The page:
MANDRAKE: How the John Bercow peerage row provides a useful distraction for the government
- Credit: PA Wire/PA Images
Row over John Bercow's peerage distracts from honour for controversial tycoon and when will PM own up to how much he cost as foreign secretary? TIM WALKER asks.
The leaking of the news that Jeremy Corbyn wants a peerage for John Bercow in the dissolution honours list was convenient for the government. It served as a useful distraction from another peerage on the list - kept for safe-keeping in Michael Gove's office - for the Boris Johnson cheerleader and Tory donor Michael Spencer.
The billionaire's City broking firm Icap was fined £55 million in 2013 for rigging the benchmark rate, and, while Spencer himself was not himself implicated, the scandal was said to be the reason David Cameron had second thoughts about ennobling him in his resignation honours list in 2016.
Spencer voted to remain in the EU referendum, but has since become an enthusiastic Johnson supporter. The Johnson government is remarkable for the number of multi-millionaires - if not billionaires - it numbers among its friends. Many, like Sir James Dyson, the vacuum cleaner salesman, have had run-ins with the EU over the years. Dyson was furious when, in 2015, his company lost a hard-fought court case over energy labelling on his devices.
The JCB boss Lord Anthony Bamford was just as angry in 2000 when the European Commission fined his digger business 39.6 million euros for antitrust breaches. The EC took exception to JCB's strategy of preventing consumers in one EU country buying its machinery more cheaply from an authorised dealer in another EU country - an approach that the then trade commissioner Mario Monti called a "shocking" breach of the single market. The battle he had with the EU trade commissioner dragged on for six years before he finally lost.
You may also want to watch:
Other leading Brexit backers who have expressed frustrations with EU regulations and laws include Peter Hargreaves, founder of the Hargreaves Lansdown investment business. Sir Paul Marshall, chairman of hedge fund Marshall Wace, has meanwhile accused the European Commission of launching "an onslaught on hedge funds" in response to the financial crisis of 2008.
- 1 The bigot we should have called out on day one
- 2 The greatest failure of government in our lifetime
- 3 Nigel Farage launches new party in Scotland to promote 'positive case for the Union'
- 4 Matt Hancock praises free school meals before being reminded he voted against them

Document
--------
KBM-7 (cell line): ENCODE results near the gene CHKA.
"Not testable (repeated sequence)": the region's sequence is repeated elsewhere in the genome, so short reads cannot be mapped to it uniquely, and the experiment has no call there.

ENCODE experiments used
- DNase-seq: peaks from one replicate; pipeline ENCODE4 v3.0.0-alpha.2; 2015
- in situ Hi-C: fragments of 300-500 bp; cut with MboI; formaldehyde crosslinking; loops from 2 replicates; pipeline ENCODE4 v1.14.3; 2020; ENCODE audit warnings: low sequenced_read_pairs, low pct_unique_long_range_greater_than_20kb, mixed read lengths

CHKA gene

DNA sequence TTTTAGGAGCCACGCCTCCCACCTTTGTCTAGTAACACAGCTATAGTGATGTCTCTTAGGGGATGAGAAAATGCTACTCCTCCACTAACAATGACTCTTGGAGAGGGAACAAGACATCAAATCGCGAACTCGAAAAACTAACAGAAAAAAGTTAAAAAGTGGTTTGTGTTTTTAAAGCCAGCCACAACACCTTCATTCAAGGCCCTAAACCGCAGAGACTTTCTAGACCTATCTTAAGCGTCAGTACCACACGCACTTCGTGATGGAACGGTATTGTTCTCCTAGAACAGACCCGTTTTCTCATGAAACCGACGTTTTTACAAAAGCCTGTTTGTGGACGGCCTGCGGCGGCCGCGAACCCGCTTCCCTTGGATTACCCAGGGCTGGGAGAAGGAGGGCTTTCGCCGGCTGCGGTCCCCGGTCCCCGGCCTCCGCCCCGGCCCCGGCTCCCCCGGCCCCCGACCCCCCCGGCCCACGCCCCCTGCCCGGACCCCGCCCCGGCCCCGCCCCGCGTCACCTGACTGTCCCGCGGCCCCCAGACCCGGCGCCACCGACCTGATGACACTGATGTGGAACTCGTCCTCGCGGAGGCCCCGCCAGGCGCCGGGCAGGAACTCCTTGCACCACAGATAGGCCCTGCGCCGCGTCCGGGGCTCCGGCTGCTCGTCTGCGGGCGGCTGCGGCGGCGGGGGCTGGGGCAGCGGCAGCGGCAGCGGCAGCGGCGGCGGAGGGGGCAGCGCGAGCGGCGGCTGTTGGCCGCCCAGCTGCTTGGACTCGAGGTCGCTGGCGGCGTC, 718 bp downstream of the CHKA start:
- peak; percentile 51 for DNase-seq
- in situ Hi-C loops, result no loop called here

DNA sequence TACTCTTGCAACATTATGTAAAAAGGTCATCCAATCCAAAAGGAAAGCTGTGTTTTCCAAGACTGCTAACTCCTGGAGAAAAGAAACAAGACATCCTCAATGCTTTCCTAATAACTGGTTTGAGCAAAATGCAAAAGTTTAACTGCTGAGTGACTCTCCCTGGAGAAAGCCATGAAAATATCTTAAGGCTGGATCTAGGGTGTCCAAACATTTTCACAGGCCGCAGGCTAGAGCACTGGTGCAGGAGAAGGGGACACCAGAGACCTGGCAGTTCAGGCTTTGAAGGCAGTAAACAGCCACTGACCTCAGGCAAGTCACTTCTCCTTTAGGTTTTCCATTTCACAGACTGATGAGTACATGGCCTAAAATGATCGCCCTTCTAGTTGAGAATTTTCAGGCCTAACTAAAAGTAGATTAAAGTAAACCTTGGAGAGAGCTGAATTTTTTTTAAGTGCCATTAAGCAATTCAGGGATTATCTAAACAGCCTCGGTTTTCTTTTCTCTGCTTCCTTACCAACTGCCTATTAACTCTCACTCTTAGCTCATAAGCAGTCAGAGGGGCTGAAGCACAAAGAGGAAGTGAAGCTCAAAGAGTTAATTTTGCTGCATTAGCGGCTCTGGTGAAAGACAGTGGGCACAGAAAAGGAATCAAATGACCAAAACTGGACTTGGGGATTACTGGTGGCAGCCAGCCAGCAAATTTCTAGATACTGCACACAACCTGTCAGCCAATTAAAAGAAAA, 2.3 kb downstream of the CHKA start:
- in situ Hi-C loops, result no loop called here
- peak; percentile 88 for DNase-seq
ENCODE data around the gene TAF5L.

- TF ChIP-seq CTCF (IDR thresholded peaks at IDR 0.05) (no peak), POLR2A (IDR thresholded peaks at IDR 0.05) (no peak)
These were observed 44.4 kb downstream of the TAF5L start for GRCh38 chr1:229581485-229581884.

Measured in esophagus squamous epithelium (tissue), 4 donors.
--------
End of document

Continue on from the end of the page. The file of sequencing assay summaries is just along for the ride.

- 5 The worryingly familiar signs for Britain's vaccine roll-out
- 6 Brexiteer MP ridiculed after calling for free movement of goods between GB and NI
- 7 Brexit changes lead to exodus of Brits from Spain, UK nationals claim
- 8 Brexiteer says he'd never have voted for Brexit 'if we knew we'd lose our jobs'
- 9 Fears government could scrap workers' rights in post-Brexit overhaul of labour laws
- 10 Katie Hopkins joins UKIP in time for leadership contest
Now that Boris Johnson is into his fourth grace and favour ministerial home at 11 Downing Street, it's good to see the Cabinet Office has carried on the tradition of making ministers pay their personal tax liabilities - such as council tax and benefits in kind for their accommodation.
The extension of these rules is disclosed in the new Ministerial Code of Conduct. "Where a minister is allocated an official residence, they must ensure that all personal tax liabilities, including council tax, are properly discharged, and that they personally pay such liabilities," it states.
Mandrake waits with interest to see if Foreign Office accounts ever reveal how much Johnson contributed towards the £843,000 due in rent to the Crown Estate for his London home as foreign secretary in Carlton Gardens. The council tax, for which he was liable, amounted to £1,507 for 2019-20.
The Daily Echo that serves Brexit-backing Bournemouth and Poole is calling for good, old-fashioned Dorset words and phrases like 'joppety-joppety' and 'Boris-noris' to become common parlance once again. The former means 'nerves' and the latter means to 'go on recklessly without thought to risk or decency'.
One can only wonder what the paper's readers make of health secretary Matt Hancock's Boris-noris decision to shut down the A&E unit at Poole Hospital.
The former Daily Mail editor Paul Dacre's forthcoming memoirs - which he has talked about calling A Dish Best Eaten [sic] Cold - is likely to have its heroes and villains.
Don't expect a good word for Gina Miller, the woman he set out to break, but who, arguably, broke him. The "Enemies of the People" headline Dacre used on the story about her successful court case against Theresa May's government was seen to be the beginning of the end for him.
Still, the former Labour foreign secretary Jack Straw - Dacre's mate since Leeds University - is likely to come in for praise. Ditto, John Humphrys, who goes to watch rugby matches with him, and has lately made the effortless switch from Today programme presenter to Daily Mail columnist. Also, I am told, the singer Marianne Faithfull. Dacre is still said to have "a bit of a crush on her".
Become a Supporter
The New European is proud of its journalism and we hope you are proud of it too. We believe our voice is important - both in representing the pro-EU perspective and also to help rebalance the right wing extremes of much of the UK national press. If you value what we are doing, you can help us by making a contribution to the cost of our journalism.